Agency and Action in Colonial Africa: Essays for John E. Flint

Front Cover
Palgrave, 2001 - Business & Economics - 219 pages
0 Reviews
The coming of colonialism to Sub-saharan Africa generated many forces that historians often describe in abstract terms: peasantization, leadership, nationalism and even colonialism. Such terms often hide or overwhelm the individual experiences of those who, in some way, contributed to the development and demise of colonial Africa. These agents of empire - intellectuals and peasants, chiefs and ex-slaves, nationalists and colonial officials symbolize the ambiguities of and limitations on colonial power. Agency and Action in Colonial Africa attempts to capture their role.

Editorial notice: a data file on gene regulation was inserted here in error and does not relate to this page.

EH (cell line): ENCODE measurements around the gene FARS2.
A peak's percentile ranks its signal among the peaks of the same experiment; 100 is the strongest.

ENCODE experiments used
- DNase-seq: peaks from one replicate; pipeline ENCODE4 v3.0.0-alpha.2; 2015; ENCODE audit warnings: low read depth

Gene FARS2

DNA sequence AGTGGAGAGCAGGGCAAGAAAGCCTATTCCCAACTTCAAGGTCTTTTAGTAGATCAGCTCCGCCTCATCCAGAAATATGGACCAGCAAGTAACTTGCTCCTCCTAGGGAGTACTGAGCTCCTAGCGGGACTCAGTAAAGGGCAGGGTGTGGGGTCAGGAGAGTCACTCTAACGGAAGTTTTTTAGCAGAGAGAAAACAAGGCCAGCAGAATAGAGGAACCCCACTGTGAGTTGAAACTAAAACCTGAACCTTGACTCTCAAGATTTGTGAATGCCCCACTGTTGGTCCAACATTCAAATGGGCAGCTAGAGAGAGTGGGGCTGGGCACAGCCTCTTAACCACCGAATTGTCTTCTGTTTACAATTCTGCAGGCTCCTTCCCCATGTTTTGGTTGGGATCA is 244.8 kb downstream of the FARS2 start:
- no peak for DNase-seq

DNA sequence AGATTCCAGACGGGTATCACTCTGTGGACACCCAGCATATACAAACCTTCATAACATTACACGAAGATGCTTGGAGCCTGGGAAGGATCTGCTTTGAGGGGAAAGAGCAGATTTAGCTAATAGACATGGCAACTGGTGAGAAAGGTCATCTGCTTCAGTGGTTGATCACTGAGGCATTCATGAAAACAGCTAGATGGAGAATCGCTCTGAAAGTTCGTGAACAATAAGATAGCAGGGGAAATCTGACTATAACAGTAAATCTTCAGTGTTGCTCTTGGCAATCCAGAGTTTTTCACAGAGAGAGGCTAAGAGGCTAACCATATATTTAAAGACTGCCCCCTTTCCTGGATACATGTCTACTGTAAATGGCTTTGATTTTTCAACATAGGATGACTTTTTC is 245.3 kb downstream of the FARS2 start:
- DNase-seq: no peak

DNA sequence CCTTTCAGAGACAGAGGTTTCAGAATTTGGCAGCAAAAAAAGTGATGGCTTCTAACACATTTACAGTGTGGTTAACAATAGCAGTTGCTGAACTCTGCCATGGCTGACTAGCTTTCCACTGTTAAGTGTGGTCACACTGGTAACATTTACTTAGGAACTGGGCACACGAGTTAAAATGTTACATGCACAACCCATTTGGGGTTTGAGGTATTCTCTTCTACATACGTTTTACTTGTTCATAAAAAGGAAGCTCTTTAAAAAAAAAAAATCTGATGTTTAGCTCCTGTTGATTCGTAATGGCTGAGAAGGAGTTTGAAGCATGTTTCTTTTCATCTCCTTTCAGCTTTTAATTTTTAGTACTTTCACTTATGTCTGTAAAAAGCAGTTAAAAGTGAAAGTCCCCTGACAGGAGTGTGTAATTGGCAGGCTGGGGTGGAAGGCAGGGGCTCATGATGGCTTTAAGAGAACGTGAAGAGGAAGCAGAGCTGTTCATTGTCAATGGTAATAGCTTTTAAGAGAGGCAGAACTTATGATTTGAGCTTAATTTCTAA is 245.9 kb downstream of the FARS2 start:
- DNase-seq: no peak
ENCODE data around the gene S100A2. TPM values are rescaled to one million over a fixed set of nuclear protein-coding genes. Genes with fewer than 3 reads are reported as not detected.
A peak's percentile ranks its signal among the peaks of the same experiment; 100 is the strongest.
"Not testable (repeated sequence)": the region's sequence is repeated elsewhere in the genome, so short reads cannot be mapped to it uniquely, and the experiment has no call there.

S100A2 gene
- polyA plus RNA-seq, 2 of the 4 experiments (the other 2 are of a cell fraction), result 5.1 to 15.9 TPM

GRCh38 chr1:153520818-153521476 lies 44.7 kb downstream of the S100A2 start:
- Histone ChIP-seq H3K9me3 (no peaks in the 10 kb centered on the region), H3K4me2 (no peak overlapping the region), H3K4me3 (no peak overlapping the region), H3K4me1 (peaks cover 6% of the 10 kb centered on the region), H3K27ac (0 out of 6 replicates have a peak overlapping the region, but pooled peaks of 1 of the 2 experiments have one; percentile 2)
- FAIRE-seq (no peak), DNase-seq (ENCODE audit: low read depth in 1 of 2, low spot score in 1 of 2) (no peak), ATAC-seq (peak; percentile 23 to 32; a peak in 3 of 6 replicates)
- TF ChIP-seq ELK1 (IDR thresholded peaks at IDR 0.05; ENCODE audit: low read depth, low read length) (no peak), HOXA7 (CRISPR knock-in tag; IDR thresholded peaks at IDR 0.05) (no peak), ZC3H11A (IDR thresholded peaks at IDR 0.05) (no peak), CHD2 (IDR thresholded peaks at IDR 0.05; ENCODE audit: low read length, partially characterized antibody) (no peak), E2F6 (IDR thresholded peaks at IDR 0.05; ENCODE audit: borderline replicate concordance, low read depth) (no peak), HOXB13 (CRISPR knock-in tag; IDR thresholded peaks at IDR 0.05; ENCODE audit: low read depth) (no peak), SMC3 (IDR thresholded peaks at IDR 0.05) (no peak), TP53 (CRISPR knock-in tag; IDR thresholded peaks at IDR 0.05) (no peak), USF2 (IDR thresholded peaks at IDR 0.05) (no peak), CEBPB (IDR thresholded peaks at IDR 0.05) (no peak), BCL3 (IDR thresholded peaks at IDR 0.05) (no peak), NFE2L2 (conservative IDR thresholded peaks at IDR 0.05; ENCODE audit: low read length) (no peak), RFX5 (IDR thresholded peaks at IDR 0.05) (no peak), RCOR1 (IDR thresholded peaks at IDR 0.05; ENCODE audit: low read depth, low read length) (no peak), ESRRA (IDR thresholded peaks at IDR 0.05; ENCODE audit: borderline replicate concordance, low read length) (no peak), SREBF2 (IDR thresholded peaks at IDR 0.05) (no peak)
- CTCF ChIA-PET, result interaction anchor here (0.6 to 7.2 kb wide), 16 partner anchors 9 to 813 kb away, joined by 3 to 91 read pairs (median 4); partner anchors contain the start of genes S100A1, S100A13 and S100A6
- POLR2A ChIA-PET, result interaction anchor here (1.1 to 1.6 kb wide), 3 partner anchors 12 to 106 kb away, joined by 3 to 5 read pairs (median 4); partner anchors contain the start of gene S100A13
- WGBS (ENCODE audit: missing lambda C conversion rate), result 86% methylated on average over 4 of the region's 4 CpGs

What people are saying - Write a review

We haven't found any reviews in the usual places.

About the author (2001)

CHRIS YOUÉ is Professor of History at the Memorial University of Newfoundland, Canada. He is the author of Robert Thorne Coryndon: Proconsular Imperialism in Southern and Eastern Africa, 1897-1925 and his articles have appeared in the Journal of Imperial and Commonwealth History and African Affairs.

TIMOTHY STAPLETON is Assistant Professor at the Department of History, Trent University, Peterborough, Ontario. He is the author of MAQOMA: Xhosa Resistance to Colonial Advance, 1798-1873.

Bibliographic information